By Aidan Elder | Chief Sports Writer
Drugs in sport. That’s bad. And racism. No-one likes that either.
Asking an unpalatable question that carries undertones of both? That’s going too far.
The stunning performance of Ye Shiwen in the final of the women’s 400m Individual Medley has provided London 2012 with its first major controversy. A controversy that comes with delicious sprinklings of Cold War suspicion, modern geopolitics and long-established stereotypes. It’s a Tom Clancy novel in the making.
The raw data is incredible – in every sense of the word. Ye swam each of the first six lengths of her final roughly 3-4 seconds slower than the winner of the men’s version, American Ryan Lochte. Nothing unusual there.
It’s the last 100 metres that has been the subject of great debate. In the penultimate length of the pool, the 3-4 second difference had narrowed to 0.2 seconds. If that wasn’t jaw-dropping enough, in the very last 50 metres of a world record breaking time, Ye not only closed the gap, but went quicker than the American by 0.17 seconds.
It has since been pointed out that the 16-year-old has previously shown evidence of deep stamina reserves to finish strongly at other events. That’s a perfectly acceptable point to make, but does that natural gift truly explain what the world witnessed on Sunday? Could a young girl of 1.72m and 64kg really outpace a man of 1.88m and 89 kg of almost all muscle after 350 metres of high intensity swimming?
Firstly, to ask the question not is xenophobic. Or at least it doesn’t have to be xenophobic. Questions are entitled to be asked. China is a country with all almost maniacal desire to prove that their stock is superior to the rest of the world in order to validate the suspect methods of the ruling class.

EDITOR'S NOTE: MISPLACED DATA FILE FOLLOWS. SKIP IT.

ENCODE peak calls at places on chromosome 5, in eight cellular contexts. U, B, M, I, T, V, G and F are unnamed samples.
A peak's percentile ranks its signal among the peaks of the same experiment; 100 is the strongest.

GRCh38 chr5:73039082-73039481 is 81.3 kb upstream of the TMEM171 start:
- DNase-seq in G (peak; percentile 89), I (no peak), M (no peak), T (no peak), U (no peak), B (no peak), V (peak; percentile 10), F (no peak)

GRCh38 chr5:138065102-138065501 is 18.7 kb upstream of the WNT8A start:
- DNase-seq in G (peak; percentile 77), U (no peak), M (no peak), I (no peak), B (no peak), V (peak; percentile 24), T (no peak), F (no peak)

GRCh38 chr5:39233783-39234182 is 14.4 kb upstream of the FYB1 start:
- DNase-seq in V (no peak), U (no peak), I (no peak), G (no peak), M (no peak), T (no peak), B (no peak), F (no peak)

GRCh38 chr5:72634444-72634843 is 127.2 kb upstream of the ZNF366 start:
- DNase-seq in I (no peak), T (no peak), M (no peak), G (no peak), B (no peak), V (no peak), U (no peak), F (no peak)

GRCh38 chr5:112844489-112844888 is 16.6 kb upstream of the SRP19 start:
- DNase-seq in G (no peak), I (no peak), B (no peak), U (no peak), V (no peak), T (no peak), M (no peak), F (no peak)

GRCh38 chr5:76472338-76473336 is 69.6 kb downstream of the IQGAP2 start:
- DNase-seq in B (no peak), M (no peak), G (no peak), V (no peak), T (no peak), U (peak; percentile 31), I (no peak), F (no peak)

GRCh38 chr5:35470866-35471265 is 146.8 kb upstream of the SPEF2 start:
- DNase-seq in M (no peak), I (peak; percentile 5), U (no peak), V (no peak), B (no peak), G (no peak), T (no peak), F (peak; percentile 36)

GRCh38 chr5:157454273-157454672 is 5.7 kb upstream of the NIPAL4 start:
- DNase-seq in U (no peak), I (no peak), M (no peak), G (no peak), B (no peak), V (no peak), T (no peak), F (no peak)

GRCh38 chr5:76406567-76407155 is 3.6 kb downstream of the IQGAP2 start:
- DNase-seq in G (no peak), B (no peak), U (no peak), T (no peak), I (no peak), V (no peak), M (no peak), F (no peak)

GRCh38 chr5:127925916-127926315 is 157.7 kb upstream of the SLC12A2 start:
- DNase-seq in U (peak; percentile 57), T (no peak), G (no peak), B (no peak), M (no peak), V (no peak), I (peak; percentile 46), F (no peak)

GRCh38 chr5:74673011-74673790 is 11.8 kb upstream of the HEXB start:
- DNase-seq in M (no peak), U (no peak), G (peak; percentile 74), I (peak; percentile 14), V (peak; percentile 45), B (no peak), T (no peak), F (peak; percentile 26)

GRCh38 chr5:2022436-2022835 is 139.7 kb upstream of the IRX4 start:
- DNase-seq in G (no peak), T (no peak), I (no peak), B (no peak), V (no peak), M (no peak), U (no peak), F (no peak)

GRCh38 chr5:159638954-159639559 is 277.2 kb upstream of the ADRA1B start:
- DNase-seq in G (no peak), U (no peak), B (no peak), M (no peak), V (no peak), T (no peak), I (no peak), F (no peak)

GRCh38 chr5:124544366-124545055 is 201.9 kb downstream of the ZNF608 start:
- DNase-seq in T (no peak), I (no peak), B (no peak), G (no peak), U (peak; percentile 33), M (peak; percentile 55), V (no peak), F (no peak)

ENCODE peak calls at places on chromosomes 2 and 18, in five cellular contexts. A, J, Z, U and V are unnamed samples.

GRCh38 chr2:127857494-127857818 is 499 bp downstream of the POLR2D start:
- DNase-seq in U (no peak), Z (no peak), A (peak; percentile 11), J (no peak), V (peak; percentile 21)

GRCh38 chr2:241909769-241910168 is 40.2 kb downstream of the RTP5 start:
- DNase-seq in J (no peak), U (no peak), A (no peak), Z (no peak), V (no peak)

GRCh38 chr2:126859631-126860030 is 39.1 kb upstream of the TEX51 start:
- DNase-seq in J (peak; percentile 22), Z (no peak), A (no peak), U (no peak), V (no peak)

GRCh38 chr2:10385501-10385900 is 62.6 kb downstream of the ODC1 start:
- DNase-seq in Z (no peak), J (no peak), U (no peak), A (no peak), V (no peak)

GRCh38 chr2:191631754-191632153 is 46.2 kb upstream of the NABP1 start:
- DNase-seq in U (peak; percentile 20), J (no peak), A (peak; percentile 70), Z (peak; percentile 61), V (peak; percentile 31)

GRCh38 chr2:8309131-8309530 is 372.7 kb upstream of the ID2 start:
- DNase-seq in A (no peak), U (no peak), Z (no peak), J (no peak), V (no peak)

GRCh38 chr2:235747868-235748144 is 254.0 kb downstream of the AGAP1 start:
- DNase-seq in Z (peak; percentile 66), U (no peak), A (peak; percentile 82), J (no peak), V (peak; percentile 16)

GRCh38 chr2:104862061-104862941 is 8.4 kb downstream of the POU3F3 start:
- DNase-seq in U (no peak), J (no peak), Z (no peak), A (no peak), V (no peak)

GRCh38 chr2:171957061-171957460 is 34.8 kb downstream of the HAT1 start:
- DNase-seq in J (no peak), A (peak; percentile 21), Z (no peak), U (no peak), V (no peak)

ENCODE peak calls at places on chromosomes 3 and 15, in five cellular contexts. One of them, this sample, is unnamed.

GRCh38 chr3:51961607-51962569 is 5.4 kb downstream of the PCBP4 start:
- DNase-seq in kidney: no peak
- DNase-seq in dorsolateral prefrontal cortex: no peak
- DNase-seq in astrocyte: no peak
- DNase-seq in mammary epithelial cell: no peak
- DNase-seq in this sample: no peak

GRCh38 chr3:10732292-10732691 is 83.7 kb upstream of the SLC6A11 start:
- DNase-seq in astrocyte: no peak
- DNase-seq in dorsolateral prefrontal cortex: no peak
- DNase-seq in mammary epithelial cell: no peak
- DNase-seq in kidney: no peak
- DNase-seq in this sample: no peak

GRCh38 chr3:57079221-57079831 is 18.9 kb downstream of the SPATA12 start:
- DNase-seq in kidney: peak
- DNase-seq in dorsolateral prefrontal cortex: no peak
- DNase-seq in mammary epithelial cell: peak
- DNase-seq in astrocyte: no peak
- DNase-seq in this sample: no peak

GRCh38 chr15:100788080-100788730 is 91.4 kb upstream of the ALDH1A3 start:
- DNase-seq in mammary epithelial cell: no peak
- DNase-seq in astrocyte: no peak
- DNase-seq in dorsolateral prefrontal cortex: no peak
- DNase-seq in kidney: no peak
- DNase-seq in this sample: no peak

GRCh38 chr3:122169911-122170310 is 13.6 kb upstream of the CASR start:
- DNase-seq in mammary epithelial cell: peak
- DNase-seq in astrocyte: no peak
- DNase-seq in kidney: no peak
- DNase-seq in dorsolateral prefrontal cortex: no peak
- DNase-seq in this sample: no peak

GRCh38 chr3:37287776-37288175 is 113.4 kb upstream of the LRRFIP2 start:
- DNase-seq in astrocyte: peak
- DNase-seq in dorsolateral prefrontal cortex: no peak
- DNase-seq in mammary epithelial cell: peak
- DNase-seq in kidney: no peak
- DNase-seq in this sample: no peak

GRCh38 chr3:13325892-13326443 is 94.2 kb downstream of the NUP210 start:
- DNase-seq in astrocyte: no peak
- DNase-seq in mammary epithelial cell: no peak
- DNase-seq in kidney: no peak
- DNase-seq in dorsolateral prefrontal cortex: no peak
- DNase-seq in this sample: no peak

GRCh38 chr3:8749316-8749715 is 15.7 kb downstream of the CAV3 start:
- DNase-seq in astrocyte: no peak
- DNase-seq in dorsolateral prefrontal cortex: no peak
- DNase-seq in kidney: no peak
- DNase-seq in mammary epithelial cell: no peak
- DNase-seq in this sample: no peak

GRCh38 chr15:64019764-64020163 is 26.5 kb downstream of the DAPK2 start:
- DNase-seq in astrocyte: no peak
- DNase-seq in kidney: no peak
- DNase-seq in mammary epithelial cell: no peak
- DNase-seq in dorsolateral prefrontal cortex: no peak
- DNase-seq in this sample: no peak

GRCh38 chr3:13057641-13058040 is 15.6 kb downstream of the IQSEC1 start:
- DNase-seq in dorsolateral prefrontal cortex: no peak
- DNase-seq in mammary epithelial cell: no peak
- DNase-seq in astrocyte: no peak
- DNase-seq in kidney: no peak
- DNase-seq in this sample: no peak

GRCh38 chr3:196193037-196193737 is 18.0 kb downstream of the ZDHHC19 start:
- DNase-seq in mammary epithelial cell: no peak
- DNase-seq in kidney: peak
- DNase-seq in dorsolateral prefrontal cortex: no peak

A Chinese athlete winning any event is perfectly acceptable, but when it’s done in a manner that seems to bend the rules of what is physically possible with the human body, suspicion is understandable. We’ve seen enough Ben Johnsons and cyclists rocketing up the steepest climbs of the Pyrenees with minimal hassle not to become slightly cynical.
An Ongoing Team?
China has previous when it comes to doping. Of course almost every country has steroid-enhanced skeletons in the closet, but China has proved to be different. By and large, in other countries (I’m aware there are notable exceptions) doping is the result of an individual making the decision to cheat in order to improve their chances of success. In China however, the use of performance-enhancing drugs was systematic for a prolonged period of time
Dr Chen Zhanghao was lead doctor for the Chinese contingent at the Olympics of 1984, 1988 and 1992. He denies any wrong-doing, but admits testing growth hormones and other performance enhancing technologies on elite athletes. When he was accused being the mastermind of Chinese doping programme, his defence was taken straight of the ‘well, he started it’ book of denials. “The United States, the Soviet Union and France were all using them, so we did as well,” said Dr Chen. “So how can you condemn China but not the USA or Soviet Union?”
On The Record
Ill-thought-out parallels were drawn between Ye and Ruta Meiltyte’s victory in the 100m breaststroke on Monday night. The 15-year-old from Lithuania faced none of the accusations levelled at Ye and the theory was put forward that this was largely down to the fact she didn’t represent a foe of the west and – doing her training in Plymouth – was an adopted winner for the host nation. The rather dull truth is she didn’t threaten the world record, let alone obliterate it by over a second. That makes it slightly less unbelievable.
Even if Ye tests negative for every possible performance-enhancer between now and the time she retires, the mumbles will be less that ‘she didn’t take anything’ and more ‘she just didn’t get caught thanks to Chinese technology’. That’s a shame, especially if she must go through a long and successful career with the cloud of doubt constantly hanging over her.
Maybe she truly is an athlete we’ve never seen the like of previously. But we shouldn’t be made to feel bad for asking a difficult question. After all, we aren’t living under an oppressive regime.